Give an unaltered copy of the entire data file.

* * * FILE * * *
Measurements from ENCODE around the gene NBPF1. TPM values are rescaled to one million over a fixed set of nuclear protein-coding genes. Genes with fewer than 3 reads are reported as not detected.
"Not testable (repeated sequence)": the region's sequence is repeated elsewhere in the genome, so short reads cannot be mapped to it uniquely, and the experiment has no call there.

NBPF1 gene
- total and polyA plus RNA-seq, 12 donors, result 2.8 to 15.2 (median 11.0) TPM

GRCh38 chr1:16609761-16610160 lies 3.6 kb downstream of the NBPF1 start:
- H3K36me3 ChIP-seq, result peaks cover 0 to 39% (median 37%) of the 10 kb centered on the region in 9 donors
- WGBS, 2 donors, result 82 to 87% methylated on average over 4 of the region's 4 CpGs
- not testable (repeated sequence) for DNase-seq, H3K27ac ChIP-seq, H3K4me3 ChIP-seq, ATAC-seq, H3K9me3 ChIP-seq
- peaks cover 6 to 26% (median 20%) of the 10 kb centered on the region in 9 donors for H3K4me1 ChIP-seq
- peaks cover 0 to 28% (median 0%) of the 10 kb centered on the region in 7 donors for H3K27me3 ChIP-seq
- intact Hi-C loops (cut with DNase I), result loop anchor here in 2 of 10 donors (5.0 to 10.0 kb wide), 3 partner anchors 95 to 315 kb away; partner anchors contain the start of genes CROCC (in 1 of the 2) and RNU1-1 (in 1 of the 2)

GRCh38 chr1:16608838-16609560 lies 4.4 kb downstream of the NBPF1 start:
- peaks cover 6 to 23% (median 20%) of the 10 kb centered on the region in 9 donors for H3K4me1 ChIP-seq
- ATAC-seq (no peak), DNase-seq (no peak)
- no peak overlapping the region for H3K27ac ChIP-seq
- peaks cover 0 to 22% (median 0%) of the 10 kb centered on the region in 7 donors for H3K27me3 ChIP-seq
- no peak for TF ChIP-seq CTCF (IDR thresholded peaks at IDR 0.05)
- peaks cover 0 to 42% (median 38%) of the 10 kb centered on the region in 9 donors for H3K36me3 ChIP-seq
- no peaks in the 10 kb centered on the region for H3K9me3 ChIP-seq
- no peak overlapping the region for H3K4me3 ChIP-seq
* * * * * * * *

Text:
Measurements from ENCODE around the gene NBPF1. TPM values are rescaled to one million over a fixed set of nuclear protein-coding genes. Genes with fewer than 3 reads are reported as not detected.
"Not testable (repeated sequence)": the region's sequence is repeated elsewhere in the genome, so short reads cannot be mapped to it uniquely, and the experiment has no call there.

NBPF1 gene
- total and polyA plus RNA-seq, 12 donors, result 2.8 to 15.2 (median 11.0) TPM

GRCh38 chr1:16609761-16610160 lies 3.6 kb downstream of the NBPF1 start:
- H3K36me3 ChIP-seq, result peaks cover 0 to 39% (median 37%) of the 10 kb centered on the region in 9 donors
- WGBS, 2 donors, result 82 to 87% methylated on average over 4 of the region's 4 CpGs
- not testable (repeated sequence) for DNase-seq, H3K27ac ChIP-seq, H3K4me3 ChIP-seq, ATAC-seq, H3K9me3 ChIP-seq
- peaks cover 6 to 26% (median 20%) of the 10 kb centered on the region in 9 donors for H3K4me1 ChIP-seq
- peaks cover 0 to 28% (median 0%) of the 10 kb centered on the region in 7 donors for H3K27me3 ChIP-seq
- intact Hi-C loops (cut with DNase I), result loop anchor here in 2 of 10 donors (5.0 to 10.0 kb wide), 3 partner anchors 95 to 315 kb away; partner anchors contain the start of genes CROCC (in 1 of the 2) and RNU1-1 (in 1 of the 2)

GRCh38 chr1:16608838-16609560 lies 4.4 kb downstream of the NBPF1 start:
- peaks cover 6 to 23% (median 20%) of the 10 kb centered on the region in 9 donors for H3K4me1 ChIP-seq
- ATAC-seq (no peak), DNase-seq (no peak)
- no peak overlapping the region for H3K27ac ChIP-seq
- peaks cover 0 to 22% (median 0%) of the 10 kb centered on the region in 7 donors for H3K27me3 ChIP-seq
- no peak for TF ChIP-seq CTCF (IDR thresholded peaks at IDR 0.05)
- peaks cover 0 to 42% (median 38%) of the 10 kb centered on the region in 9 donors for H3K36me3 ChIP-seq
- no peaks in the 10 kb centered on the region for H3K9me3 ChIP-seq
- no peak overlapping the region for H3K4me3 ChIP-seq